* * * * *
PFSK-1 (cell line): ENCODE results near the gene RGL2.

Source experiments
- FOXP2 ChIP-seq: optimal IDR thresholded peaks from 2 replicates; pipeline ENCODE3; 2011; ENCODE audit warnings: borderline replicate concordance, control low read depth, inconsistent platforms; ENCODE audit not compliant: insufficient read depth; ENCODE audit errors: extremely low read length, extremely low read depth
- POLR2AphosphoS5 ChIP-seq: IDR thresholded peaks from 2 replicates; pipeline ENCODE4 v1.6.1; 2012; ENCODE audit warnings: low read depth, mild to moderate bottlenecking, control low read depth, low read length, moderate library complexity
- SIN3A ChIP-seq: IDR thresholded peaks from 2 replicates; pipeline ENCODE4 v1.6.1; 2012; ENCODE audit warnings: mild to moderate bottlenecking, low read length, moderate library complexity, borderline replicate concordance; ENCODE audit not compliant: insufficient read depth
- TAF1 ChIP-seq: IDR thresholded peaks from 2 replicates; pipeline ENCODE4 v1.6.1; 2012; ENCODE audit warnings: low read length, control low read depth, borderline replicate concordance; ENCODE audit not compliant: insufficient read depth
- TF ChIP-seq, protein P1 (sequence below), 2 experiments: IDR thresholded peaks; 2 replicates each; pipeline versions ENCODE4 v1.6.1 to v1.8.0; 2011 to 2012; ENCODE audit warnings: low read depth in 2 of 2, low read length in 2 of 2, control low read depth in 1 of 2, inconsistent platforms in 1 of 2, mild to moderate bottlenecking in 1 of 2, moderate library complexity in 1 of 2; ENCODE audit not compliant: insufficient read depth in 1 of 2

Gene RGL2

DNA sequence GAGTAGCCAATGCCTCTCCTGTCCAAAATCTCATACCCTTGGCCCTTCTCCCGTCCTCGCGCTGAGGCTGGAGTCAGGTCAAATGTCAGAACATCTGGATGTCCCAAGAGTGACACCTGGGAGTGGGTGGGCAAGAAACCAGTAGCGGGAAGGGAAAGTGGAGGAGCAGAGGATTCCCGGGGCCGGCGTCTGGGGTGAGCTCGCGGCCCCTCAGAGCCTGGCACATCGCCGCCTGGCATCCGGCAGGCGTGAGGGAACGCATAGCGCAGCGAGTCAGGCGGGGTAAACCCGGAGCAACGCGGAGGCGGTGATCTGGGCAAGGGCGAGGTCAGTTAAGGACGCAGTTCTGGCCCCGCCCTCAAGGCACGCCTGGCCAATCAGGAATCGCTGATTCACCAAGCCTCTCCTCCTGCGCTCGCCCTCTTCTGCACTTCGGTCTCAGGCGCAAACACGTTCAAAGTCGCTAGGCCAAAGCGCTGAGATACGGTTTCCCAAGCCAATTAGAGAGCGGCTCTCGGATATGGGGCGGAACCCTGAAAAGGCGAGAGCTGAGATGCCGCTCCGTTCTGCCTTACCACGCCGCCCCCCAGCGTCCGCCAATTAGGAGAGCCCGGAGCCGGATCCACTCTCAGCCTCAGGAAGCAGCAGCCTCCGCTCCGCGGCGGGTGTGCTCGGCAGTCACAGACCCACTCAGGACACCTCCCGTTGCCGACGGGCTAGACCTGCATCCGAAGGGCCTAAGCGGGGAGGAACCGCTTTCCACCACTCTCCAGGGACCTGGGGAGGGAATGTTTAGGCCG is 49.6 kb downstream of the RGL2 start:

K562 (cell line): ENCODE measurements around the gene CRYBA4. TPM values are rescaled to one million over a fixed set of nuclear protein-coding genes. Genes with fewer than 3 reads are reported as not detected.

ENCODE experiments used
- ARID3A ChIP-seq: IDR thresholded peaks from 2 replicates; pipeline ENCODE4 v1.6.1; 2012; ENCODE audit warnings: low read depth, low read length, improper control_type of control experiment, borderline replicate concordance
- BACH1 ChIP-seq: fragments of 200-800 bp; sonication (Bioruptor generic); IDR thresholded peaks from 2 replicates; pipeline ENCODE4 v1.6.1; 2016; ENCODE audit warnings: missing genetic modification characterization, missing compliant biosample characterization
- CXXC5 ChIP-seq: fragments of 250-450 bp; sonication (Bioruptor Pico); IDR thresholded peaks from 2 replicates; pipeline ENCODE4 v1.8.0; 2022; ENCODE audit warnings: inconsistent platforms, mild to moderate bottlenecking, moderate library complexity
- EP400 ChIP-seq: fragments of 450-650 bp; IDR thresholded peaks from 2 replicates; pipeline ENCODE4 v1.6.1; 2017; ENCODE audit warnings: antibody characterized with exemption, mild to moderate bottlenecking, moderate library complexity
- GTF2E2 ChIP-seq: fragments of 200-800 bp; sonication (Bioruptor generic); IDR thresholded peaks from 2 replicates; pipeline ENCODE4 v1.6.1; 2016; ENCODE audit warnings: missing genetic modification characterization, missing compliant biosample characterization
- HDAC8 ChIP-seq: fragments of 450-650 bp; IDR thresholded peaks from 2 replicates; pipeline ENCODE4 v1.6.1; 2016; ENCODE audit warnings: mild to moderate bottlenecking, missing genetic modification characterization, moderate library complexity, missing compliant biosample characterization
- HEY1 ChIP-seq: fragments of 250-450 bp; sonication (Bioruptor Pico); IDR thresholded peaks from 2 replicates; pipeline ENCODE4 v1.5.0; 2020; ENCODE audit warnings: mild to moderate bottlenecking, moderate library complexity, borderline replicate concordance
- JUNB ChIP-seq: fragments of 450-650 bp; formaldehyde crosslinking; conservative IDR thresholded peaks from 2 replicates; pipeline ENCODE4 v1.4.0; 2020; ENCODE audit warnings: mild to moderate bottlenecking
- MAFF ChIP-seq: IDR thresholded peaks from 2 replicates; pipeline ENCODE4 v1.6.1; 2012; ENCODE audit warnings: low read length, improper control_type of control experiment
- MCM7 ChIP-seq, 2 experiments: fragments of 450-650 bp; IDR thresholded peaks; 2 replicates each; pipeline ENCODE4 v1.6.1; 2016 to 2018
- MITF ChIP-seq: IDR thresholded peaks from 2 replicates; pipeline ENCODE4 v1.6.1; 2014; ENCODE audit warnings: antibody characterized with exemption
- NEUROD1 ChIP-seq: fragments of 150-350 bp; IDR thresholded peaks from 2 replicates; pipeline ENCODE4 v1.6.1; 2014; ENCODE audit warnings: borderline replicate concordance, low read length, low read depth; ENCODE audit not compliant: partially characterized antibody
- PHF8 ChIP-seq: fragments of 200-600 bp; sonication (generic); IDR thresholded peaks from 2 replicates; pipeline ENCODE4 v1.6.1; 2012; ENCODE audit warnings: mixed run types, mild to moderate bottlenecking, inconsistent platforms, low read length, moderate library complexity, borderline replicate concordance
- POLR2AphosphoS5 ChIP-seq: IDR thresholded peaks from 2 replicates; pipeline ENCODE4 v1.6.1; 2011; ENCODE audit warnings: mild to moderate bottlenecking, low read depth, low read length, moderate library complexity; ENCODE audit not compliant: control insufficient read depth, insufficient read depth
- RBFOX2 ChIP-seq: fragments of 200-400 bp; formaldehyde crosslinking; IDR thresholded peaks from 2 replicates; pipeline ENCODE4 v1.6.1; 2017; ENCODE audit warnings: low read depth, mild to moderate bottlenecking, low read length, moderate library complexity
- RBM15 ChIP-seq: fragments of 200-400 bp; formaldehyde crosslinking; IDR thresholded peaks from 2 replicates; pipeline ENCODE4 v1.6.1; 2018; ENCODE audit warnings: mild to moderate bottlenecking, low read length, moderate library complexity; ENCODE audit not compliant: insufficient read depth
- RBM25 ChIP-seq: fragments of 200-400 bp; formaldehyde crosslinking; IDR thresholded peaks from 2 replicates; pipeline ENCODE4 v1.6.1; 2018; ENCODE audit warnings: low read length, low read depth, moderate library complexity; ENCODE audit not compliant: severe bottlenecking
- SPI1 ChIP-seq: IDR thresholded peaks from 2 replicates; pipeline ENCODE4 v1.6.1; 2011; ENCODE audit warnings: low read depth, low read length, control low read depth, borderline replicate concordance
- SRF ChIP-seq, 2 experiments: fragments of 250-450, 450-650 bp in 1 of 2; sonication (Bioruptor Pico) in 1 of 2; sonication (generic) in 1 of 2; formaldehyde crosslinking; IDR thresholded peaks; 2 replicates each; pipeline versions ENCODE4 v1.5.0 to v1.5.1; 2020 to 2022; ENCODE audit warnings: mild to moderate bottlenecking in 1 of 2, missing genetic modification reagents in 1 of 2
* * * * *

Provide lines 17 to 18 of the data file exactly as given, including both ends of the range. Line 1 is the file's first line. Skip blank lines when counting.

- HDAC8 ChIP-seq: fragments of 450-650 bp; IDR thresholded peaks from 2 replicates; pipeline ENCODE4 v1.6.1; 2016; ENCODE audit warnings: mild to moderate bottlenecking, missing genetic modification characterization, moderate library complexity, missing compliant biosample characterization
- HEY1 ChIP-seq: fragments of 250-450 bp; sonication (Bioruptor Pico); IDR thresholded peaks from 2 replicates; pipeline ENCODE4 v1.5.0; 2020; ENCODE audit warnings: mild to moderate bottlenecking, moderate library complexity, borderline replicate concordance